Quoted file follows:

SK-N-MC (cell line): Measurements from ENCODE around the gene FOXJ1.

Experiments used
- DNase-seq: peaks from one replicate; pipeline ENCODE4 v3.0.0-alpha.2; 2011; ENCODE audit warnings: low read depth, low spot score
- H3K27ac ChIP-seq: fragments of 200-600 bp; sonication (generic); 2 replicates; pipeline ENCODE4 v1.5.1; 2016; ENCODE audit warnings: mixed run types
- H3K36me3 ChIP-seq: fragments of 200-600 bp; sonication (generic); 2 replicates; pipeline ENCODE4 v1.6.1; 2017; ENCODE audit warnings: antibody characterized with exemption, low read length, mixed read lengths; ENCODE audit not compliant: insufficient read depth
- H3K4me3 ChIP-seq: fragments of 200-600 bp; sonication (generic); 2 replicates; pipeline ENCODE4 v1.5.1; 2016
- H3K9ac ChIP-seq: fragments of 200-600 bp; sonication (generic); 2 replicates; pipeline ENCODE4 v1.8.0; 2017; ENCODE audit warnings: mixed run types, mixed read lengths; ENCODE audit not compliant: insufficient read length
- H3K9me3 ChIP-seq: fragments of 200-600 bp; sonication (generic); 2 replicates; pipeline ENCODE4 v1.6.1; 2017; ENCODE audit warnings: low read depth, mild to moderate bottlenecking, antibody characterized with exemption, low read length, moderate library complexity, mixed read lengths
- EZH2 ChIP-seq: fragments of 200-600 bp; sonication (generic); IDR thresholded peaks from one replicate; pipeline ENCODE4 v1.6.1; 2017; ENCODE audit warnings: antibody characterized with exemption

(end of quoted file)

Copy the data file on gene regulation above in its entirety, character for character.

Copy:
SK-N-MC (cell line): Measurements from ENCODE around the gene FOXJ1.

Experiments used
- DNase-seq: peaks from one replicate; pipeline ENCODE4 v3.0.0-alpha.2; 2011; ENCODE audit warnings: low read depth, low spot score
- H3K27ac ChIP-seq: fragments of 200-600 bp; sonication (generic); 2 replicates; pipeline ENCODE4 v1.5.1; 2016; ENCODE audit warnings: mixed run types
- H3K36me3 ChIP-seq: fragments of 200-600 bp; sonication (generic); 2 replicates; pipeline ENCODE4 v1.6.1; 2017; ENCODE audit warnings: antibody characterized with exemption, low read length, mixed read lengths; ENCODE audit not compliant: insufficient read depth
- H3K4me3 ChIP-seq: fragments of 200-600 bp; sonication (generic); 2 replicates; pipeline ENCODE4 v1.5.1; 2016
- H3K9ac ChIP-seq: fragments of 200-600 bp; sonication (generic); 2 replicates; pipeline ENCODE4 v1.8.0; 2017; ENCODE audit warnings: mixed run types, mixed read lengths; ENCODE audit not compliant: insufficient read length
- H3K9me3 ChIP-seq: fragments of 200-600 bp; sonication (generic); 2 replicates; pipeline ENCODE4 v1.6.1; 2017; ENCODE audit warnings: low read depth, mild to moderate bottlenecking, antibody characterized with exemption, low read length, moderate library complexity, mixed read lengths
- EZH2 ChIP-seq: fragments of 200-600 bp; sonication (generic); IDR thresholded peaks from one replicate; pipeline ENCODE4 v1.6.1; 2017; ENCODE audit warnings: antibody characterized with exemption